Secular aspect traditionally celebrated during holidays


Dear Editor:

I would refer columnist Chuck Fischer to a volume titled “The World Encyclopedia of Christmas,” written by Gerry Bowler. This extremely comprehensive work gives, in an easily read format, an extensive listing of the wide range of Christmas customs, both religious and nonreligious.

It is mistaken to believe Christmas originated as a Christian feast day. It is also mistaken to believe all early Christians celebrated it. Additionally, it is a mistaken belief that consumerism originated in the last half of the 20th century.

Page 52 notes that Christians in the Middle Ages celebrated Christmas with great excess, mostly in the form of food and drink. In the mid-17th century, the Puritans outlawed it altogether and assessed fines for marking it as a holiday. Page 167 lists some interesting analyses of traditional Christmas carols and points out that Christmas was called in verse by some Neo-Calvinists of the time “a Romish whore.”

From other sources in my files, (available on request by e-mail) I learned during the mid-19th century, figures like Charles Dickens and Clement C. Moore reintroduced the concept of feasting and merrymaking. At the end of the 19th century, with the development of the Industrial Revolution, commercialism in the form of presents began to go hand-in-hand with feasting.

Page 52 of “The World Encyclopedia of Christmas” also notes all midwinter festivals seem to demand largesse and excess as a response to the shortened, darkened days of winter.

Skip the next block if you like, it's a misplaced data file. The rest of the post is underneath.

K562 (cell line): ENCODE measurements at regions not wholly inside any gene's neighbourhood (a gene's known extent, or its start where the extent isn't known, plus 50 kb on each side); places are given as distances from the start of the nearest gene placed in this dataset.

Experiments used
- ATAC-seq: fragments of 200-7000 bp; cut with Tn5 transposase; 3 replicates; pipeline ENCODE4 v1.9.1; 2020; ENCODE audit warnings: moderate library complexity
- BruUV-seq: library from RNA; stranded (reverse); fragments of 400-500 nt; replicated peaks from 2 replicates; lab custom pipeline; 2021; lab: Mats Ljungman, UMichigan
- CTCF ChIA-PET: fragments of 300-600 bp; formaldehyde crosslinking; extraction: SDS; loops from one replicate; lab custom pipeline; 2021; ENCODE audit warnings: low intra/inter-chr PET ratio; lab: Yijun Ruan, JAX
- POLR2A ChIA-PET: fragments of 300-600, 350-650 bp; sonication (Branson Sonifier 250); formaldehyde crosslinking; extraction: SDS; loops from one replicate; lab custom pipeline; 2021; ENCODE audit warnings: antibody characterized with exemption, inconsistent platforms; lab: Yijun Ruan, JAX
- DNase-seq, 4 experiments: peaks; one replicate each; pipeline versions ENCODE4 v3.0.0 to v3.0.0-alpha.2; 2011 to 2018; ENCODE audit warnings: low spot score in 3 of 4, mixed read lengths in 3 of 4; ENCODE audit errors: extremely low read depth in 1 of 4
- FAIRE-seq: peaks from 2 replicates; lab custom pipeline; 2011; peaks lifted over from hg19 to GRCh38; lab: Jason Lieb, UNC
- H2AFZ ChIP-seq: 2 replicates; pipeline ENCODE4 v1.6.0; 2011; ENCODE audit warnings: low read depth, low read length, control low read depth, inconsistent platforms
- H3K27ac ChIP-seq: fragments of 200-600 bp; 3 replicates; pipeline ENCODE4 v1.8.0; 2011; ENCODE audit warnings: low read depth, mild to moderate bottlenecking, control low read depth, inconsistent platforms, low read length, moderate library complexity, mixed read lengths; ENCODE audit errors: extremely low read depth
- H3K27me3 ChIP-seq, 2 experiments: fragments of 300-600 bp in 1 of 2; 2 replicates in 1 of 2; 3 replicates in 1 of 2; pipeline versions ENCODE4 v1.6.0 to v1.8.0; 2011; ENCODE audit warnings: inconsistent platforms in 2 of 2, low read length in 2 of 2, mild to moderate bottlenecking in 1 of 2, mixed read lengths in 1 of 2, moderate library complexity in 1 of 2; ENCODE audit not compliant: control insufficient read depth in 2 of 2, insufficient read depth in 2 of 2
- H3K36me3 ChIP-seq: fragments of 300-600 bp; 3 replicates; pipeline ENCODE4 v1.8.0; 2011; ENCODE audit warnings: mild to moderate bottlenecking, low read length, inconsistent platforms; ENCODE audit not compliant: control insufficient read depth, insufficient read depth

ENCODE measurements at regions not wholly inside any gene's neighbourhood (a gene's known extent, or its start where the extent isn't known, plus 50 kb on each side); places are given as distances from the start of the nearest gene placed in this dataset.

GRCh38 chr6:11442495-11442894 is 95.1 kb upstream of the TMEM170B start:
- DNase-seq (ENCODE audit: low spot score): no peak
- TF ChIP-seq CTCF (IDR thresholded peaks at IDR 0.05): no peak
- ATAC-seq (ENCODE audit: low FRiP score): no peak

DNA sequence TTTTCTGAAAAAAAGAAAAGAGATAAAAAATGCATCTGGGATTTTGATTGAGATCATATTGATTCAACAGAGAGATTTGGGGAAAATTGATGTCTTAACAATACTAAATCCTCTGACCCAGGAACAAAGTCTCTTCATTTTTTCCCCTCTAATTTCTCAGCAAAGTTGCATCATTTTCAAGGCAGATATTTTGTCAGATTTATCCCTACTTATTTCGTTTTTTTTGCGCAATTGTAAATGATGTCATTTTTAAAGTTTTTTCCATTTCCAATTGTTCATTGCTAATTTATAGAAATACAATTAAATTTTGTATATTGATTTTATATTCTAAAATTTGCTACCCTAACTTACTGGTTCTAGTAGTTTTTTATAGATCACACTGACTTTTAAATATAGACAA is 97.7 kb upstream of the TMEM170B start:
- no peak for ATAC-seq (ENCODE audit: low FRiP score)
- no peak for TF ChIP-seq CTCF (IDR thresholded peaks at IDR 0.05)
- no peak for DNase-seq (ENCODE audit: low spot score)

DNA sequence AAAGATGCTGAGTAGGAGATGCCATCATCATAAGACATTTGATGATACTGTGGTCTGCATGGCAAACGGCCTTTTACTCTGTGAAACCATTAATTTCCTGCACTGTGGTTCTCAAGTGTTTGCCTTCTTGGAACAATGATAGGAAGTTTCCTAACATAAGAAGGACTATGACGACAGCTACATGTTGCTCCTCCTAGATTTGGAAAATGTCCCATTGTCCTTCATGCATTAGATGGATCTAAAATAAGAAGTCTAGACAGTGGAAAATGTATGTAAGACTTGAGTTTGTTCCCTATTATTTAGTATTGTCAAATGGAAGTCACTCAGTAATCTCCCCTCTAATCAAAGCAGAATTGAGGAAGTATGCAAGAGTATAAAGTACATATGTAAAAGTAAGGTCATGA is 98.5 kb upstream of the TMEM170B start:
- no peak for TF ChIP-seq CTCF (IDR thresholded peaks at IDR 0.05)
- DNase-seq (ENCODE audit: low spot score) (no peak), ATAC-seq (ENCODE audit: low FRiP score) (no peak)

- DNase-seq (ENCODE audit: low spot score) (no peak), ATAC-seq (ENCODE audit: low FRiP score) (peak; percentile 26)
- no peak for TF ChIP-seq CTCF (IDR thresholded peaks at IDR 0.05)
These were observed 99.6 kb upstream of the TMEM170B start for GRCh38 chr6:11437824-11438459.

Virtually every civilization in recorded history celebrates the period of least light with attempts to interject light and fun to get through the coming darkest part of the year. Many cultures, including the Christian one, recognize and celebrate the religious and the secular as well. It does not denigrate the religious to recognize the need to make merry — as Charles Dickens told us so well. Both religion and the best of secular celebrations honor the best of human nature – the desire to give of ourselves to those we care for, to make life a bit better for those less fortunate and to serve our God by our service to humanity.

Congratulations to Bobby Gomez for his far more balanced approach to the holidays. I hope that we all manage to be thankful, be caring and have fun.

-Kate Moore, K-State graduate